Dissolve the salt in 10 g water and mix slowly into the dough. Mix on speed 1 for about 5 minutes. Leave to rest for 30 minutes.

Step 5. Laminate
Using a scraper dipped in cold water, tip the dough out on to the surface of your kitchen counter (spray it lightly with a mister beforehand). With wet hands, gently stretch the dough outwards from the centre, putting your fingers underneath and slowly pulling outwards. The objective is to create a thin sheet of dough. Then starting at one end, lift a quarter of the sheet and fold it over on to itself. Repeat on the right. Fold the sheet in half vertically. Then fold the top quarter of the sheet over onto itself in a downwards direction, the bottom quarter over onto itself in an upwards direction and finally roll up the dough. This process helps the dough to build strength. Place the dough into a square glass or ceramic dish. Cover it loosely with a damp, clean linen cloth and leave for 30 minutes.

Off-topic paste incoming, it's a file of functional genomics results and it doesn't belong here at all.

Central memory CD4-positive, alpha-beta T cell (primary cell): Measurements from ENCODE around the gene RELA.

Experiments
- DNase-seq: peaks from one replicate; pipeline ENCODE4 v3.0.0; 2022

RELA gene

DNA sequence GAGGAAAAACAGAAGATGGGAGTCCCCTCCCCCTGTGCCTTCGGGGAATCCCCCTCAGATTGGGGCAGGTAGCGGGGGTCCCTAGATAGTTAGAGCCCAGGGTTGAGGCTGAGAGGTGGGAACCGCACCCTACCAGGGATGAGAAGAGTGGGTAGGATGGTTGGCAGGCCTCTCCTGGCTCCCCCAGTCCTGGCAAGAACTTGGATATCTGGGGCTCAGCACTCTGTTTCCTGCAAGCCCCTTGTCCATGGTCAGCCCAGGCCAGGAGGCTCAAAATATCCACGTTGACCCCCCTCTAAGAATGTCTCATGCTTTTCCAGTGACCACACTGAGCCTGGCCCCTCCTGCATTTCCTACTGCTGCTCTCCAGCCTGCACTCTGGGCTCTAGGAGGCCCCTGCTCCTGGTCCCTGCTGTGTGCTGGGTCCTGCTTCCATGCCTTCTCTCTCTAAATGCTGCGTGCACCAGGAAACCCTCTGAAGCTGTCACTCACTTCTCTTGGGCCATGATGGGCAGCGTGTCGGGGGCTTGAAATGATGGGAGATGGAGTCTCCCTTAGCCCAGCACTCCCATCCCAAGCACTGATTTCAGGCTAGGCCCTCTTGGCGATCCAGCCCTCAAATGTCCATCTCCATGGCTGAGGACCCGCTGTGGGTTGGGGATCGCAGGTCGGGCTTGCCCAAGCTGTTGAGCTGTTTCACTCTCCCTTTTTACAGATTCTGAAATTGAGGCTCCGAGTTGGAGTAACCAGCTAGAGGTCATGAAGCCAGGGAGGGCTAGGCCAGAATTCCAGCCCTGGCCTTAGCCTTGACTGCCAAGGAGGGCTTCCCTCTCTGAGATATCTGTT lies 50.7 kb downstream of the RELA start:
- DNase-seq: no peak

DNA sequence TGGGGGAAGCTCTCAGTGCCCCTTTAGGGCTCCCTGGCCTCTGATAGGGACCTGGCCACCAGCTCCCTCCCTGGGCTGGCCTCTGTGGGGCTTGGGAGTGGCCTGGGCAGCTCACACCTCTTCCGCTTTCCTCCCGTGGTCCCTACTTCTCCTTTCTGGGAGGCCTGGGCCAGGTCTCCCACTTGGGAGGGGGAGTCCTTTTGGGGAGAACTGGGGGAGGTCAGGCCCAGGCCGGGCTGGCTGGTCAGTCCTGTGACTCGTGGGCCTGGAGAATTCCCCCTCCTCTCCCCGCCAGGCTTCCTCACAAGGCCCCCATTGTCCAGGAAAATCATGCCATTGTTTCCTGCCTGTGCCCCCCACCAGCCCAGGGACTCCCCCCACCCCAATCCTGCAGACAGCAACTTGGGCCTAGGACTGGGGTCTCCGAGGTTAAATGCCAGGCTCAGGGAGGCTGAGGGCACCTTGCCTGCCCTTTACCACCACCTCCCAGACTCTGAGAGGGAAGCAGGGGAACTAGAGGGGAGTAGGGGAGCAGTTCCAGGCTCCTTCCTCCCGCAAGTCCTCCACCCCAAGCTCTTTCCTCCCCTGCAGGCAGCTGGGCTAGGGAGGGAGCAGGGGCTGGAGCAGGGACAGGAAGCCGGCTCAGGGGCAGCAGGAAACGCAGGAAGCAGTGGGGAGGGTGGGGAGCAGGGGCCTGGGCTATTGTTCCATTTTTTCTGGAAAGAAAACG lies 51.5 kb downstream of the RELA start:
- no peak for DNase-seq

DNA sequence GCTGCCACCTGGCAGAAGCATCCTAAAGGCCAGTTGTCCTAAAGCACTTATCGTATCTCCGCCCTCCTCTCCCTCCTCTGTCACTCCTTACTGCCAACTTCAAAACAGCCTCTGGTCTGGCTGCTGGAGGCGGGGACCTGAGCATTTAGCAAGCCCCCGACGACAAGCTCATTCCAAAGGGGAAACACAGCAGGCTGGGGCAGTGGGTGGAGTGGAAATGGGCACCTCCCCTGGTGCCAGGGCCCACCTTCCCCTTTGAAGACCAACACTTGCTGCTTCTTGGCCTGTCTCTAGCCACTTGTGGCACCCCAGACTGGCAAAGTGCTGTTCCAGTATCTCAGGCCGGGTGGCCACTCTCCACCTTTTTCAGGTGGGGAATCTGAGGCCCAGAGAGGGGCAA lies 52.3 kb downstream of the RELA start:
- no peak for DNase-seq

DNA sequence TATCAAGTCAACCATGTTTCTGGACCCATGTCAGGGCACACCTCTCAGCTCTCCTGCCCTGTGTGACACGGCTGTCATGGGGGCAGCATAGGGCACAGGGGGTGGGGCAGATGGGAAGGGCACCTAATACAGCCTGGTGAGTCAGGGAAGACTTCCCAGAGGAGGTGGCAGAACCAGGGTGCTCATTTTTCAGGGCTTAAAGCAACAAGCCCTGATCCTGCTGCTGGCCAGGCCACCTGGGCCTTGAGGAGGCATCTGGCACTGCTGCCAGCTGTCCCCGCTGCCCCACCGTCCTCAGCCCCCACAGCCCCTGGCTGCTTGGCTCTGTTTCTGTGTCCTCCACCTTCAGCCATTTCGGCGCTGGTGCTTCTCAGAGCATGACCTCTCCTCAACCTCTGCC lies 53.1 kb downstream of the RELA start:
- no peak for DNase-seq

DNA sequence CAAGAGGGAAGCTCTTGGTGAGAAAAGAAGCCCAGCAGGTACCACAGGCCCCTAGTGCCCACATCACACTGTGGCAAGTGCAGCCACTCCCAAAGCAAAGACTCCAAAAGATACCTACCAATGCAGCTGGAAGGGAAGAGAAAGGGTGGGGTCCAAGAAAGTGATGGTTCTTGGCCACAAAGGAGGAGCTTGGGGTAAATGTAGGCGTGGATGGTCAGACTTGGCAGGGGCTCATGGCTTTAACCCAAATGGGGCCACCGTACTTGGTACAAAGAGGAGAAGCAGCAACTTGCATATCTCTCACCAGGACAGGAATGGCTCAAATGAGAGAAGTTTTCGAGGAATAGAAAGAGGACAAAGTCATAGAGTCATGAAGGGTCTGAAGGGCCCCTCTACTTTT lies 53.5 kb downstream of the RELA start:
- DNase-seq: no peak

Step 6. Coil Folds
Every 45 minutes perform a 'coil' fold on the dough. This involves lifting the dough at the neck (ie a quarter of the way down) and allowing it to coil underneath itself. Do twice at one end and then turn the dish and perform twice at the other end. Then coil over onto itself. Repeat this 3-4 times. 
Initially the dough will spread and fill the bowl but with each successive coil fold it will start to hold its shape. When the dough is holding its coiled shape well, then it's time to move on to the next step.

Step 7. Rest
Leave the dough to rest in the dish for 1 hour. It will bulk up during this time and start to look puffy or 'proofy'. Look for a 30% increase in the dough size.

Step 8. Pre-shape
Gently lift the coiled dough out of the dish onto your lightly-floured surface. Using a dough scraper gently push a little flour under the edges of the dough (use rice flour here). Shape the dough into a ball by gently pushing your scraper under the dough. Do this from different angles: use a sweeping movement, for example from 4 o'clock up to 12 o'clock and down - pushing against the dough to form a tighter ball. Take care not to push out any of the gas which has been created. Rest the dough for 20 minutes.

Step 9. Shape
Using a floured scraper, gently lift the dough and turn it over and gently jiggle it into a rectangular shape. Pick one edge dough and fold it in to the centre. Take the outer 'corner' which has been created and fold it in to the centre. Work your way around the dough repeating this action. Turn over and shape into a ball.